shows water-driven wind blowing across a road as trees bend in the wind during a hurricane
Strong winds and waters bend trees in Onslow County along its Queen Creek Bridge during 2018's Hurricane Florence. Photo courtesy: NC DOT/ Flickr


As hurricanes blow ashore, they brings with it the possibility of tornadoes, especially in the trailing parts of the storm.

The National Weather Service has a website explaining the difference between a tornado watch and a tornado warning, and what to do to keep safe should a tornado head your way.

In the event of a tornado:

  • Avoid windows at all cost! In general, get as low as you can. A basement below ground level or the lowest floor of a building offers the greatest safety. Put as many walls between yourself and the outside as possible
  • Tornadoes could be obscured by rainfall or come at nighttime. Do not wait until you see or hear the tornado, it might be too late.
  • Forget about opening or closing windows. Do not waste the time! You only will put yourself and others in greater risk. Use those valuable seconds to find a place of safety.
  • In homes or public buildings: go to the basement or a small interior room, such as a closet, bathroom or interior hallway on the lowest level. Close all doors to the hallway for greater protection. If possible, get under something sturdy like a heavy table. Protect yourself from flying debris with pillows, heavy coats, blankets or quilts. Use bicycle or motorcycle helmets to protect your head.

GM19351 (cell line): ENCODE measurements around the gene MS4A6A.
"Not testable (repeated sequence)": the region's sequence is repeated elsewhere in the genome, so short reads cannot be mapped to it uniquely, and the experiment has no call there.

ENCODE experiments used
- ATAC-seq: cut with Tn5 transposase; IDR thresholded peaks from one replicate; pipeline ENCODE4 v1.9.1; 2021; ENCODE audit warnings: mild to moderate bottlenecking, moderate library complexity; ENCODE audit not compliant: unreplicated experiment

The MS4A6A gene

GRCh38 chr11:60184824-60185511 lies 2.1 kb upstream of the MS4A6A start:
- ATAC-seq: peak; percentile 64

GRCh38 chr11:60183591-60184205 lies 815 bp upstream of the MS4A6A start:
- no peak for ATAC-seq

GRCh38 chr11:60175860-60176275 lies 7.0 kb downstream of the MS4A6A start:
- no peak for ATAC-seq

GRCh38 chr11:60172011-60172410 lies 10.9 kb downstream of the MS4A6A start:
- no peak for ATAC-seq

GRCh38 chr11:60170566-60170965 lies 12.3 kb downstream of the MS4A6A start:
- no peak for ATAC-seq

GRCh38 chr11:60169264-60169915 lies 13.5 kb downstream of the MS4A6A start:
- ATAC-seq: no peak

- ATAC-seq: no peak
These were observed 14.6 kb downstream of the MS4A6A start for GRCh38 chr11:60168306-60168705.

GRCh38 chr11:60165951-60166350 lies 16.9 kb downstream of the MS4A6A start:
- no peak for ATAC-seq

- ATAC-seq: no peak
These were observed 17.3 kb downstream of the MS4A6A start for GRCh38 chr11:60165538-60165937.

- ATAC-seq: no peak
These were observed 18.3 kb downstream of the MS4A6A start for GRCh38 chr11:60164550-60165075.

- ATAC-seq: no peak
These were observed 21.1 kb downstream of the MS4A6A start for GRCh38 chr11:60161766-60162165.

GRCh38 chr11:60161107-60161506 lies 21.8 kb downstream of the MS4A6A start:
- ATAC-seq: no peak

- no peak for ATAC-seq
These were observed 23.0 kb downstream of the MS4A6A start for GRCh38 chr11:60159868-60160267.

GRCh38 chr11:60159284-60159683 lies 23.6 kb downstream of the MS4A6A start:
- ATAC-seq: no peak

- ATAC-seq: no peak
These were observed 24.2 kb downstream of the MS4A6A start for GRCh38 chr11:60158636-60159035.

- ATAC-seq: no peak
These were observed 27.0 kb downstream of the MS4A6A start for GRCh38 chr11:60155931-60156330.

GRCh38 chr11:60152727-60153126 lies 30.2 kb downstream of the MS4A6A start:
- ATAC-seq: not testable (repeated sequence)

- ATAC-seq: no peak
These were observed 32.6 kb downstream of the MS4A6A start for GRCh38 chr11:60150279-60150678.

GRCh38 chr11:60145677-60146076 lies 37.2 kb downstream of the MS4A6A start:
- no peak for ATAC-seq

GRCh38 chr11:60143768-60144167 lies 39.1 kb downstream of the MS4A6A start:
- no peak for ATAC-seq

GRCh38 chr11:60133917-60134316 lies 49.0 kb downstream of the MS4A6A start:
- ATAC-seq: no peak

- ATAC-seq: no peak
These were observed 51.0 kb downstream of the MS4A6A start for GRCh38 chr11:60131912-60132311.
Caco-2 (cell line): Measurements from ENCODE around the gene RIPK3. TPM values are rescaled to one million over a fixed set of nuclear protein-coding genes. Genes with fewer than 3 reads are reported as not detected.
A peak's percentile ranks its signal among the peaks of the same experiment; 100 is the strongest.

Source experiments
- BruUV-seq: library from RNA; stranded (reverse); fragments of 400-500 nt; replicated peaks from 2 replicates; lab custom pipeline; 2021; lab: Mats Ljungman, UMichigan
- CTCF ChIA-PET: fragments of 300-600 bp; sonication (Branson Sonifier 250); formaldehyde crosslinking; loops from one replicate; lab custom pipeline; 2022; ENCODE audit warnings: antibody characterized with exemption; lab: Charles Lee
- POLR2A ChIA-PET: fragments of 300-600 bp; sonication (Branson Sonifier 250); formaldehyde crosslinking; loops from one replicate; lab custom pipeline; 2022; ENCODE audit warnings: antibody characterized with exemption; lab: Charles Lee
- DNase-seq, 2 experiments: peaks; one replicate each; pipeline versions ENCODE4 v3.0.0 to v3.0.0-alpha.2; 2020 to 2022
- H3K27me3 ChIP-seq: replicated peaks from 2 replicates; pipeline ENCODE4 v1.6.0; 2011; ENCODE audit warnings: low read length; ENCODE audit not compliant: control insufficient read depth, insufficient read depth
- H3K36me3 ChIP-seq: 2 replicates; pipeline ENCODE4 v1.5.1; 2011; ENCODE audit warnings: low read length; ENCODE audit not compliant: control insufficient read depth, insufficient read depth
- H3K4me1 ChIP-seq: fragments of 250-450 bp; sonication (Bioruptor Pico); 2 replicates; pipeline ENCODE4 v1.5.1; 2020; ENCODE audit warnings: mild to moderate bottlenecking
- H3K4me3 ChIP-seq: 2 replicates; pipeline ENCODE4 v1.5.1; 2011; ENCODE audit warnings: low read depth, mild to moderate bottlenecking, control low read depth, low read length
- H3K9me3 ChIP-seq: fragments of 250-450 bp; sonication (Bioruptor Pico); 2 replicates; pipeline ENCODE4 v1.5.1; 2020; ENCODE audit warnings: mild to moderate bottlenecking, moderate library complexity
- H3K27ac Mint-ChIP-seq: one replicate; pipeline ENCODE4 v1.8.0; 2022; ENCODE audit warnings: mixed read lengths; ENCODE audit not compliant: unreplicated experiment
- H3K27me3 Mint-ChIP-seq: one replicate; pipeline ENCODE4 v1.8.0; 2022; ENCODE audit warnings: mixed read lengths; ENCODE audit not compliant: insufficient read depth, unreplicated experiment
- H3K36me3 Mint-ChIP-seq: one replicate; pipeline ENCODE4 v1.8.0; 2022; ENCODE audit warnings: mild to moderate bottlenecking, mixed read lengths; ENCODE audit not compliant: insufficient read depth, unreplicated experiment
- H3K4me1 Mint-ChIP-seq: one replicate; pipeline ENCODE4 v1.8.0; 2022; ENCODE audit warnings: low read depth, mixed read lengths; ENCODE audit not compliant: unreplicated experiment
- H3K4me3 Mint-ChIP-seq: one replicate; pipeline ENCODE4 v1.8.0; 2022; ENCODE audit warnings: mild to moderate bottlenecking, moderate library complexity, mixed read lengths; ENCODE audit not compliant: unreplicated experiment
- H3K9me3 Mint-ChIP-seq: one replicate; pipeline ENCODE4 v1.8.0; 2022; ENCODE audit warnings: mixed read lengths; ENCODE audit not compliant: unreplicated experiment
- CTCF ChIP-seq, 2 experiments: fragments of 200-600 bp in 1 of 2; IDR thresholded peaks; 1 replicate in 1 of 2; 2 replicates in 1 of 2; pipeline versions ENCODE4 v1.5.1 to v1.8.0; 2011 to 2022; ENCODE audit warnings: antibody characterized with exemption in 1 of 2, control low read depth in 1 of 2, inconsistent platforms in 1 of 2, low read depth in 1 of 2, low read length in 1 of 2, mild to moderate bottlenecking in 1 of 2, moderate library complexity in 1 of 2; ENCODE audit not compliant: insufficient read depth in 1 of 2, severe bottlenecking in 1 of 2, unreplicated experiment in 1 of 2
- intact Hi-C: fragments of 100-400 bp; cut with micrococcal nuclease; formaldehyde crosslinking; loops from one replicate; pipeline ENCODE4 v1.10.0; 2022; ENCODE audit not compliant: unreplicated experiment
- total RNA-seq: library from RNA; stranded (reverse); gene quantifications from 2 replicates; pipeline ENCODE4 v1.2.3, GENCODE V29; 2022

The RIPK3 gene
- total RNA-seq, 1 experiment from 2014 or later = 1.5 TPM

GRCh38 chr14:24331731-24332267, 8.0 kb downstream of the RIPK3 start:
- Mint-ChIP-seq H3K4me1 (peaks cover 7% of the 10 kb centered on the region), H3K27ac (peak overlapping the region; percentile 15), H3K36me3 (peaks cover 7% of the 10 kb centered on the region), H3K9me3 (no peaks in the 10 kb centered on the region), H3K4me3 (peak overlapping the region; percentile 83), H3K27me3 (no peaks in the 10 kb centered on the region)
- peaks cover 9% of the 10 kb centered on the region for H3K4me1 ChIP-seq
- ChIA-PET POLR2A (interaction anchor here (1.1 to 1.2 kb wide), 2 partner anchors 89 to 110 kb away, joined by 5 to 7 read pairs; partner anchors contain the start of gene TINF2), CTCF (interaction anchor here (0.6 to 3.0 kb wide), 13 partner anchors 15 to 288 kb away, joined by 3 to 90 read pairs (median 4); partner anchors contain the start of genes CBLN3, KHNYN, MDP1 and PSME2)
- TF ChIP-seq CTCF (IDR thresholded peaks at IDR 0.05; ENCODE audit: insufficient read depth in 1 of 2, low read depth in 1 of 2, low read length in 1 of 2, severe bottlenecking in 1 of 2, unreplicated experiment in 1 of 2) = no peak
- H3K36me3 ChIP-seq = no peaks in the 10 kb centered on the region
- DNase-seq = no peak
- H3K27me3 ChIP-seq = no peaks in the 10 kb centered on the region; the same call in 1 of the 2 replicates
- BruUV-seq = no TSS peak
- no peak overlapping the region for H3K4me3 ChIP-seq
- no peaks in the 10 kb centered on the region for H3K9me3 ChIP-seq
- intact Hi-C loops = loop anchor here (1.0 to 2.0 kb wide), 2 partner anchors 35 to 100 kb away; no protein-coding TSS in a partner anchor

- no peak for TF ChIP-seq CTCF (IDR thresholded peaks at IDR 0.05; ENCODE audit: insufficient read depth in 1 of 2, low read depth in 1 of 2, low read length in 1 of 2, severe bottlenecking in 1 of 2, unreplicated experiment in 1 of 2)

• In mobile homes: leave well in advance of the approaching severe weather and go to a strong building. If there is no shelter nearby, get into the nearest ditch, low spot or underground culvert. Lie flat, covering your head with your hands for protection.
  • If you’re outdoors or in a vehicle when you hear about a tornado on the way, stay close to a sturdy shelter or find shelter in a ditch or remain in your vehicle and cover your head for protection.
several kittens sit in a box that's in a Dorian shelter. They're really fuzzy.
Kittens housed at the megashelter in Durham in the wake of Hurricane Dorian. Photo credit: Anne Blythe Credit: Anne Blythe


In North Carolina, we can reel off the names of destructive hurricanes and tropical storms  like unruly guests we are not soon to forget — Dorian, Florence, Michael, Matthew, Floyd, Fran, Irma, Hugo, even Hazel.

With that familiarity comes storm preparations that are becoming all too familiar.

We’ve become accustomed to preparing storm kits with bottled water, canned and unperishable food, batteries, flashlights, alternate phone chargers and water-proof containers for important documents and family keepsakes.